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Eternals (2021) – Review: A Fun Superhero Film That’s Both Ambitious and Familiar

October 26, 2021

Quick thoughts: Grade – B – Eternals is worth a watch because of the excellent cast, and a few solid action scenes, but it never really feels cohesive, as several characters are far from developed, and Chloé Zhao wasn’t allowed to flex her directorial stylings that could’ve made this film more unique (I understand why Zhao wasn’t allowed to make a $200 million arthouse MCU film, but it would’ve been interesting to watch). 

The most interesting thing about Eternals is how it can’t decide whether it’s an MCU movie, or a Chloé Zhao film that’s loaded with wide open vistas, quiet moments, and an occasionally solemn tone. Big questions aren’t allowed to be fully explored, so when they’re asked, and only answered superficially, they lose all weight and feel overly simplistic (you’ll see). The dueling tones aren’t a total hindrance, as the movie features some solid quips, and several standout action sequences that are easy to follow, and full of memorable visuals that include Don Lee punching monsters named Deviants in their faces (somebody watched Train to Busan, and cast him in the punch heavy role). 

Zhao didn’t have the luxury of her characters being introduced in a prior film (think Spider-Man and Black Panther in Captain America: Civil War), which means the 153-minute movie is never able to fully focus on any one thing. Which is tough when it’s a movie about a group of immortals, who were sent to earth by Celestials, to protect the populace from Deviants (AKA large CGI monsters – don’t mistake them for Variants), who are eating the denizens of earth. Zhao has to cover thousands of years, create 10+ major roles, and explain why the immortal powerhouses have never involved themselves in any major conflicts around the world. It’s a big ask, and Zhao and co-writers Patrick Burleigh and Ryan Firpo have done a decent job creating a cohesive narrative that explains centuries worth of backstory, and forging a new path for sequels.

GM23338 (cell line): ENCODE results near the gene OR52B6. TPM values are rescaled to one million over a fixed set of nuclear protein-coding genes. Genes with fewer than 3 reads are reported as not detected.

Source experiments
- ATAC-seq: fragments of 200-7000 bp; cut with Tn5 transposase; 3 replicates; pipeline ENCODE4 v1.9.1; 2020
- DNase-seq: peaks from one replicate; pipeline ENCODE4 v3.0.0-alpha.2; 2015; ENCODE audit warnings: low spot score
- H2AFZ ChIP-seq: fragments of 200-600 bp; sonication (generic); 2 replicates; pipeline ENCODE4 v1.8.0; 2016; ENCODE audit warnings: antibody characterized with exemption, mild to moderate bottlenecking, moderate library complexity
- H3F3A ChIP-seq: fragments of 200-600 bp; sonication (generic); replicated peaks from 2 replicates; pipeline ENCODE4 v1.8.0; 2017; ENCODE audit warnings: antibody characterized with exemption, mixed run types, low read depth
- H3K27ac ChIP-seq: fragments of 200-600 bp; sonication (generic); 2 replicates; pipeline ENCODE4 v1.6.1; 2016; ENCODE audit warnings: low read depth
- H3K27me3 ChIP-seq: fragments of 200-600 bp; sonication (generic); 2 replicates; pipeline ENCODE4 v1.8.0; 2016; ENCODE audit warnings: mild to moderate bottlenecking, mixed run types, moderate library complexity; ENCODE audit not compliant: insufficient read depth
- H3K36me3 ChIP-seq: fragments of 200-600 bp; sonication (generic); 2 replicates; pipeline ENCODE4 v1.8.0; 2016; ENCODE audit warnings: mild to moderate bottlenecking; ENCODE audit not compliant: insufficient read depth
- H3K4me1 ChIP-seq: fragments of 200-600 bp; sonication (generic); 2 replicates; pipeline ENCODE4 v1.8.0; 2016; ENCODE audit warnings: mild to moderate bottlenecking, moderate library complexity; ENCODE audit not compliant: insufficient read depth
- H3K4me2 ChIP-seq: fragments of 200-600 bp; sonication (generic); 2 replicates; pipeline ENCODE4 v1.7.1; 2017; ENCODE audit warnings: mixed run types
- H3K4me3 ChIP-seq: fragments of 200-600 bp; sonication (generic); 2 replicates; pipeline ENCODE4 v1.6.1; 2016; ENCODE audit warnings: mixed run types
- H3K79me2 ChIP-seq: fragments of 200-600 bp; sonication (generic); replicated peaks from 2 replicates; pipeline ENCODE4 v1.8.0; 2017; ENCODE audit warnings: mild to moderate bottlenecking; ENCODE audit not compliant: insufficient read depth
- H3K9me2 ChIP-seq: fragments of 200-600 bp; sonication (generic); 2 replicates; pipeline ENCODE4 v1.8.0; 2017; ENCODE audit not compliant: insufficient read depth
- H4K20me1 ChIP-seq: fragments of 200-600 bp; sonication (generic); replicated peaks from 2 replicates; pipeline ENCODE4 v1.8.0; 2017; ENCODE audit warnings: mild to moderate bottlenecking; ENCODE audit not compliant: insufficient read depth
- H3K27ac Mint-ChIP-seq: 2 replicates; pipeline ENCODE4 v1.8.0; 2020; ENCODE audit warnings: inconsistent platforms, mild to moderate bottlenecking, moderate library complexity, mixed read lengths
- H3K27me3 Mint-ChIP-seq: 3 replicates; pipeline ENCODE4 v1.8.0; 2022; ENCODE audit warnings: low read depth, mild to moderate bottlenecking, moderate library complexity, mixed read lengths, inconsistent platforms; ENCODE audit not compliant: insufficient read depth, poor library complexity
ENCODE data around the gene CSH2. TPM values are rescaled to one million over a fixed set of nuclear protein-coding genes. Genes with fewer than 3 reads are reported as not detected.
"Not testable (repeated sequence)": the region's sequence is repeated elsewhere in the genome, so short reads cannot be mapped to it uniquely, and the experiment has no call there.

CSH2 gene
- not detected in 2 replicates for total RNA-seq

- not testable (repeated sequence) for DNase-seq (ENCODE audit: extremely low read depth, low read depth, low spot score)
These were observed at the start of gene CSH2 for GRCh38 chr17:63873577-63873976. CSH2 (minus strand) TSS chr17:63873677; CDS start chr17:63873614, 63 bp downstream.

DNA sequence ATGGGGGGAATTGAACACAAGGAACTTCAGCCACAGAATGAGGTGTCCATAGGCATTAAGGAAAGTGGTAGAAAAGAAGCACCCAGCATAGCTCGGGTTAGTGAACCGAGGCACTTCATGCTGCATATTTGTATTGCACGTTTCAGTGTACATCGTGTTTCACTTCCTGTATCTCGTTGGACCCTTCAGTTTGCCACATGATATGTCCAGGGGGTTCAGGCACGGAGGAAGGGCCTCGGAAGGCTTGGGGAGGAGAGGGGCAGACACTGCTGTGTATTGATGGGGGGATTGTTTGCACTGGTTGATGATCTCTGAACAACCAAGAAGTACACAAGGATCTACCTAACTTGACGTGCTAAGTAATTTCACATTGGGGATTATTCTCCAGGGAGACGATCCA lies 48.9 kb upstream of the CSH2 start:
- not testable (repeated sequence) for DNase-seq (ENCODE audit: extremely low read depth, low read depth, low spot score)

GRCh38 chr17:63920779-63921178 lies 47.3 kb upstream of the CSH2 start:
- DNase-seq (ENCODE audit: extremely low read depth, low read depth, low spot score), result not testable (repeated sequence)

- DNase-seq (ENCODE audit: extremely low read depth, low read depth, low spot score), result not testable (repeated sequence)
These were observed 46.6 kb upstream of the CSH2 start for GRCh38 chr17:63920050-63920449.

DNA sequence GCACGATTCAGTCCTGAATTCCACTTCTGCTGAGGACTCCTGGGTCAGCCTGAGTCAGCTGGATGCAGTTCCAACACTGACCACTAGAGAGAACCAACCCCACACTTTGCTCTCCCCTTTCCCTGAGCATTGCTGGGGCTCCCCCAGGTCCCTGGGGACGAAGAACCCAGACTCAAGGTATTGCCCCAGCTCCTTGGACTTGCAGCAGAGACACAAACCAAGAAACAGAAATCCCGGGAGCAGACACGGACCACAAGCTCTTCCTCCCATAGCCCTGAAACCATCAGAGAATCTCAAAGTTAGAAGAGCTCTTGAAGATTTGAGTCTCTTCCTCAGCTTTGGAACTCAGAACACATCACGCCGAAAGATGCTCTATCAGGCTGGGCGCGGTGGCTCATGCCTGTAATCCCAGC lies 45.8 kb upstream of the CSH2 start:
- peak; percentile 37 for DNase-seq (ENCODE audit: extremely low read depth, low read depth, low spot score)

The movie mostly focuses on the relationship between Sersei (Gemma Chan – in another MCU role), and Ikarus (Richard Madden), two of the Eternals who have a centuries long romance that has cooled off in the 20th century. The two find themselves reunited in London, when a self-healing Deviant attacks Sersei, her boyfriend Dane Whitman (Kit Harrington – actually allowed to enjoy himself for once) and Sprite (Lia McHugh) a perennial teenager Eternal who can work wonders with illusions. After a very close call, Ikarus chases the Variant away, and this leads to the three Eternals traveling the globe to put the team back together so they can fight whatever CGI “evil” is threatening the world. The team includes Kingo (Kumail Nanjiani), Makkari (Lauren Ridloff), Druig (Barry Keoghan), Thena (Anjelina Jolie), Phastos (Brian Tyree Henry), Gilgamesh (Don Lee), and leader Ajak (Salma Hayek), who encouraged the team to split up, and find their own way, after they decimated the Deviant population and have to wait around until they are called back to their home planet by the all-powerful Celestials.

Since it’s a Marvel Cinematic Universe film that is loaded with plot twists, and surprise cameos, it wouldn’t be fair to spoil them here. Just know that the rest of the film features monsters being punched, dueling ideologies, and several video cameras being destroyed. It will be interesting to see how the characters are integrated into the larger universe, and if done right, they offer the universe a lot as Nanjiani, Jolie, and the others bring something new and fun. Also, it will be nice to see them move beyond a single character trait (quippy, serious etc..) and become three-dimensional characters with more screen time. 

The cinematography by Ben Davis (Captain Marvel, Doctor Strange) is excellent, as his style works well with Zhao, who always stresses wide open vistas. Also, the CGI smack-em-ups are filmed in a way that makes them easy to follow and track. The production and costume design by Eve Stewart (A Cure for Wellness, The King’s Speech) and Sammy Sheldon (Ex Machina, Annihilation) are solid as well, as there are some large set builds, and each character remains distinctive in a crowd. Since it’s a Marvel movie with a $200 million budget, the excellence is to be expected, but there are some truly memorable costumes and sets that stand out and prove to be memorable. Some examples are when Nanjiani takes part in an intricately choreographed dance number inside a cavernous soundstage, and Angelina Jolie’s costume, which makes her look even more badass than normal. 

Overall, Eternals is another fun MCU movie that understandably plays it too safe (despite having the first sex scene in an MCU movie), and acts as a solid introduction for a group of characters who will hopefully have bigger roles in the future.

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